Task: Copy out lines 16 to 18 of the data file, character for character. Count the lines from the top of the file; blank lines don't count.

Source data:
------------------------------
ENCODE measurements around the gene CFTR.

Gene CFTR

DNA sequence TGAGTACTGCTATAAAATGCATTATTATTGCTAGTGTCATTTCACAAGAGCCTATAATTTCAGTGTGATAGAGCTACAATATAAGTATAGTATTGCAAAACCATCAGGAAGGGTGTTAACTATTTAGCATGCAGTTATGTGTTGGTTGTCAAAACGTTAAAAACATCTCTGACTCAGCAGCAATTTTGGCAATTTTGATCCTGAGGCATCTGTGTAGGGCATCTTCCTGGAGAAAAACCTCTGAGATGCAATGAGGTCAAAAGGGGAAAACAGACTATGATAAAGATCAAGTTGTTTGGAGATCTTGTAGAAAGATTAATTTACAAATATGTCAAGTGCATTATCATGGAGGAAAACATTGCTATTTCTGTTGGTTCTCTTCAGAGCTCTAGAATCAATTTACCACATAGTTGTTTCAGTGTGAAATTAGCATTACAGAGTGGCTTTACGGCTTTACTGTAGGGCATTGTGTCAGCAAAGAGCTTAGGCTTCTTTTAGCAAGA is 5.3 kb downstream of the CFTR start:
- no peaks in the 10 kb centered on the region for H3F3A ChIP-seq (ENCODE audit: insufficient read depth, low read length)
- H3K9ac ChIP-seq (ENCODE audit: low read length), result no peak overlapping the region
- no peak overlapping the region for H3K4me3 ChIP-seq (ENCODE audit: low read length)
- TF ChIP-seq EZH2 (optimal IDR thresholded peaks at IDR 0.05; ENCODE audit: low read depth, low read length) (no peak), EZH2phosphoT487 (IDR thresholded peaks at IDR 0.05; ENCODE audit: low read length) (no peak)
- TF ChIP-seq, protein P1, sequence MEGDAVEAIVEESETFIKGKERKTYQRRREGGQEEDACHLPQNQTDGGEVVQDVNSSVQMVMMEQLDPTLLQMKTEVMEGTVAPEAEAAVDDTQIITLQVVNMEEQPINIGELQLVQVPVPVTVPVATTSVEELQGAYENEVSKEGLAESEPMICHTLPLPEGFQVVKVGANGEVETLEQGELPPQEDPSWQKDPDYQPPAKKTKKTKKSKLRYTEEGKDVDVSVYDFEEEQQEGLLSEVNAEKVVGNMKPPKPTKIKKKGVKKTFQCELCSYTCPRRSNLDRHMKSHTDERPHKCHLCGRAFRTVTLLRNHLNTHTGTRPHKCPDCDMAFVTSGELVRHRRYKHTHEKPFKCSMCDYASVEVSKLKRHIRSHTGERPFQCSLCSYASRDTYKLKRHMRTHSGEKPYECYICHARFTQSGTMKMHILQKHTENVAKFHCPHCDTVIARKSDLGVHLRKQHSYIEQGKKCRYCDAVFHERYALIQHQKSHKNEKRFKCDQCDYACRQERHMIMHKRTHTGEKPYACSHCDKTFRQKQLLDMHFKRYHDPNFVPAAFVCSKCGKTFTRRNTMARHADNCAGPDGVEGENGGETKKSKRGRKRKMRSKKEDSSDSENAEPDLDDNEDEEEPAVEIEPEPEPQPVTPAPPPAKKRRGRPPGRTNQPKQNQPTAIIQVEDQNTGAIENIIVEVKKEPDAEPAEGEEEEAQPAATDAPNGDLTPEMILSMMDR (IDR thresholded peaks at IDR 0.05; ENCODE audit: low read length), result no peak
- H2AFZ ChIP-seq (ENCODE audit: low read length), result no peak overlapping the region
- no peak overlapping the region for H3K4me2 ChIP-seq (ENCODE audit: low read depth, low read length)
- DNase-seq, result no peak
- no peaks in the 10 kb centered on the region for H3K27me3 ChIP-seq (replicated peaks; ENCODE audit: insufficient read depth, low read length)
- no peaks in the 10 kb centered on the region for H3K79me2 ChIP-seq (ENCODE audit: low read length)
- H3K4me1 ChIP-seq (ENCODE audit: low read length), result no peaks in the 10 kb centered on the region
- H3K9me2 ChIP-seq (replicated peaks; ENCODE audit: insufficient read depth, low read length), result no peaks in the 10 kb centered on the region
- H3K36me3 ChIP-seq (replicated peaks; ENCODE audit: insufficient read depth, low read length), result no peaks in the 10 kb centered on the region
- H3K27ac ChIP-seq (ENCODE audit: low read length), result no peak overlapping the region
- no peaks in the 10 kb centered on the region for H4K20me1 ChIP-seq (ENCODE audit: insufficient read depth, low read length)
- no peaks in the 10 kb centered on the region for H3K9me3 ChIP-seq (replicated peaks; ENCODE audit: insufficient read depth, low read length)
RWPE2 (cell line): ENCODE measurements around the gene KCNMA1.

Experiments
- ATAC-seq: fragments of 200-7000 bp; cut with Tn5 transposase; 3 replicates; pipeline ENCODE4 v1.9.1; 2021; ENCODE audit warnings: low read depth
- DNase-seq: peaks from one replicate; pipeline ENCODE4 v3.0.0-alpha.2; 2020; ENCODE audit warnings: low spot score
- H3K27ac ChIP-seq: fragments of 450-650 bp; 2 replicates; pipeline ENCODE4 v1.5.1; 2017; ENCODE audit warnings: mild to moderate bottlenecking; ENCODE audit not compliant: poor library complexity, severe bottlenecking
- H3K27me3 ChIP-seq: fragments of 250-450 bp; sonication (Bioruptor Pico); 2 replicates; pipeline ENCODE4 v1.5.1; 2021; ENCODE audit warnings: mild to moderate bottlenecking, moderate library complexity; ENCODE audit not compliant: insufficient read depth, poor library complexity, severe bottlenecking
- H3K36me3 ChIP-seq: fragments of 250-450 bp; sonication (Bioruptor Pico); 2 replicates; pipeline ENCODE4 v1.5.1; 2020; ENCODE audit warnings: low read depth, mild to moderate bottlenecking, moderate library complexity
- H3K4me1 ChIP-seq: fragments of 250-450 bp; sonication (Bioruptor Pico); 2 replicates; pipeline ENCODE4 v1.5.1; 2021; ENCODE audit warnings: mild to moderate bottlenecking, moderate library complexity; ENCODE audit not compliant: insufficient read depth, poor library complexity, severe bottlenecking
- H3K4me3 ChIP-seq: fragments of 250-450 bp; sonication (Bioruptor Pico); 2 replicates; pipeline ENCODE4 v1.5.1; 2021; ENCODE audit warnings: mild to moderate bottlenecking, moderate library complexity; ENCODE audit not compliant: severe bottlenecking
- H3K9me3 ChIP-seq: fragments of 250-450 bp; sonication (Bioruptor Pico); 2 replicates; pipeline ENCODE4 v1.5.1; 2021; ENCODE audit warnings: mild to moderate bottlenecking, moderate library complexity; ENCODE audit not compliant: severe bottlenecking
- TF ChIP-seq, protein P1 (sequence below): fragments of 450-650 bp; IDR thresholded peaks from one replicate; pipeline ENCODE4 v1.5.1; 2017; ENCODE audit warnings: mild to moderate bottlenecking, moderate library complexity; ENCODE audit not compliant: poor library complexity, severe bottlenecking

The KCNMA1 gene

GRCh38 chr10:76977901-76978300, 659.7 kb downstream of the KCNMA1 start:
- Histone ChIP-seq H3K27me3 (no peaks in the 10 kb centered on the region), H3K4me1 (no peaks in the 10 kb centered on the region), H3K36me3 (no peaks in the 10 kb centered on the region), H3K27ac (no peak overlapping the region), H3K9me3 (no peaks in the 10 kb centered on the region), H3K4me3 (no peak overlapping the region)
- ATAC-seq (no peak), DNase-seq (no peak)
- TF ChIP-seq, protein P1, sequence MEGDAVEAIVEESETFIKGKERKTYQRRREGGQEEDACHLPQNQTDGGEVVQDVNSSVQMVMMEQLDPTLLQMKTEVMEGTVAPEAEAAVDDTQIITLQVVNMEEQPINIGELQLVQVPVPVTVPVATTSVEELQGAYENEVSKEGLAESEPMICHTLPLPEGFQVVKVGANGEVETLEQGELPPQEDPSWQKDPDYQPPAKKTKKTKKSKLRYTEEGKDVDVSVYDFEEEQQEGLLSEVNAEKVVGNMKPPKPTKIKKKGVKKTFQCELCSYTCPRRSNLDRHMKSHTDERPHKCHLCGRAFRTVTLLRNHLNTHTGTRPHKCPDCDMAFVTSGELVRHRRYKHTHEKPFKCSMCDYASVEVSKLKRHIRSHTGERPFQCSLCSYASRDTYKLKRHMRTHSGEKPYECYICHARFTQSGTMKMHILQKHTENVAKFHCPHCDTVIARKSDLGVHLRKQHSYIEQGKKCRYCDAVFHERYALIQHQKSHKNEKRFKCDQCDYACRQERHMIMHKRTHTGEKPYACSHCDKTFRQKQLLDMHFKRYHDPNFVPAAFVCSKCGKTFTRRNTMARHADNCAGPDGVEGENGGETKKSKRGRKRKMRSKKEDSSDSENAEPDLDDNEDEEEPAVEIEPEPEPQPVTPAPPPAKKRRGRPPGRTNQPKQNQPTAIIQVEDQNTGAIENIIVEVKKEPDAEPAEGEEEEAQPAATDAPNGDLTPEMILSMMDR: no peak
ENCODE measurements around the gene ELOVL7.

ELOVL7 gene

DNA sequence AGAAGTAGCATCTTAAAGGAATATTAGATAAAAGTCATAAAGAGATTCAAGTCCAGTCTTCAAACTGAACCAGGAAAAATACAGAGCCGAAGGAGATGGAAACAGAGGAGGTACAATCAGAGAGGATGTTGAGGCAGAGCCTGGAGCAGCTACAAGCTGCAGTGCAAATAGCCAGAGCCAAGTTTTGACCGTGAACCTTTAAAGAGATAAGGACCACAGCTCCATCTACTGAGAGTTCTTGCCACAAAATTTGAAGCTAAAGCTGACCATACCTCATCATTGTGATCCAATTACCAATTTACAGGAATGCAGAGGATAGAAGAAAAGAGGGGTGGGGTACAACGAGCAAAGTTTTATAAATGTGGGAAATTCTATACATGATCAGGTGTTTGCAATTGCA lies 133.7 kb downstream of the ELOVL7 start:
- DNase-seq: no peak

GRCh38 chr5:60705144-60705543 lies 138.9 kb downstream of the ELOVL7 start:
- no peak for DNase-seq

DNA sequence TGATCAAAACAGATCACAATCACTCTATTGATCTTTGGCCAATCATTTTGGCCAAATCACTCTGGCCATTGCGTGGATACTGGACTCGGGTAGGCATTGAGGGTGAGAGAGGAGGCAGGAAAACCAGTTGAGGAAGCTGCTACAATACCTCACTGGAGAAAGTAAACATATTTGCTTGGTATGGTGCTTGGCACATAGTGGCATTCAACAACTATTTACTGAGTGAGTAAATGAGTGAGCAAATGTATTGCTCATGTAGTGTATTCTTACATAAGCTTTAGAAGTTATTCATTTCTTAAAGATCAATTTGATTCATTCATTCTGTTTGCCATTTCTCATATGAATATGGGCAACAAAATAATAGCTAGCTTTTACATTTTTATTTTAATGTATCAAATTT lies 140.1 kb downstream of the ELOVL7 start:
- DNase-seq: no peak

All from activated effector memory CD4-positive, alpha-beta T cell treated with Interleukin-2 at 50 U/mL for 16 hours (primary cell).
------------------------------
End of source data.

- H3K36me3 ChIP-seq (replicated peaks; ENCODE audit: insufficient read depth, low read length), result no peaks in the 10 kb centered on the region
- H3K27ac ChIP-seq (ENCODE audit: low read length), result no peak overlapping the region
- no peaks in the 10 kb centered on the region for H4K20me1 ChIP-seq (ENCODE audit: insufficient read depth, low read length)